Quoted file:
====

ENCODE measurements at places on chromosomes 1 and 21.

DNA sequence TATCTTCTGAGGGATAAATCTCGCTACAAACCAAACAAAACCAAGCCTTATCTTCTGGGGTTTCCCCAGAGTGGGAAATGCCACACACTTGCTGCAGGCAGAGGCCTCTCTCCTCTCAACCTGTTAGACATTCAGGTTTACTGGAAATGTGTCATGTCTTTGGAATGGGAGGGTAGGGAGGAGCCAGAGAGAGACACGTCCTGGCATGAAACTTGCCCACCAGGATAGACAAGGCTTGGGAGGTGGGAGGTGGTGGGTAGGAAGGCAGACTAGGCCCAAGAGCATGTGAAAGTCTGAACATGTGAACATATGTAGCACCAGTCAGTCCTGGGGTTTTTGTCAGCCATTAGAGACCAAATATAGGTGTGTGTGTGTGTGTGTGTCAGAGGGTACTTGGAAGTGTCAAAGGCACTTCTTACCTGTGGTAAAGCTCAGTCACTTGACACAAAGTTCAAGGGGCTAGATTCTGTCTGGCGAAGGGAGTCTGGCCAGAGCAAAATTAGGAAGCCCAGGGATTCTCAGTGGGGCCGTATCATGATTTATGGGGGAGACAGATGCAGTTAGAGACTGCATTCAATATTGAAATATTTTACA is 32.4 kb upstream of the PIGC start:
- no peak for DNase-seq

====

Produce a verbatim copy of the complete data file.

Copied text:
ENCODE measurements at places on chromosomes 1 and 21.

DNA sequence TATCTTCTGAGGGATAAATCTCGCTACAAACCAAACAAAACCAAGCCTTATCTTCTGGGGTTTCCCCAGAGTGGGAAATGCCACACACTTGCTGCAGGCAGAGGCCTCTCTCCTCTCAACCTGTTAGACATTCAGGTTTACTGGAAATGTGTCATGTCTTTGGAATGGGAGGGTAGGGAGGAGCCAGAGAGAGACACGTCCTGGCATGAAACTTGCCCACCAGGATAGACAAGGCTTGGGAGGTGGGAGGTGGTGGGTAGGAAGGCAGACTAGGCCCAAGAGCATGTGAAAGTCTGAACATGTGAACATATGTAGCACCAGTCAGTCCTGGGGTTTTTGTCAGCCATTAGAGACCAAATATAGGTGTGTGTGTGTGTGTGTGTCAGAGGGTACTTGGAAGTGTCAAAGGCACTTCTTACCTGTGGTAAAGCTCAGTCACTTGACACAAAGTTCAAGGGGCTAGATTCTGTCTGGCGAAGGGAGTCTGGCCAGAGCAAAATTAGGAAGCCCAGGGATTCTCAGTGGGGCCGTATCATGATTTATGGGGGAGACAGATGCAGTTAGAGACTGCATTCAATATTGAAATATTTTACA is 32.4 kb upstream of the PIGC start:
- no peak for DNase-seq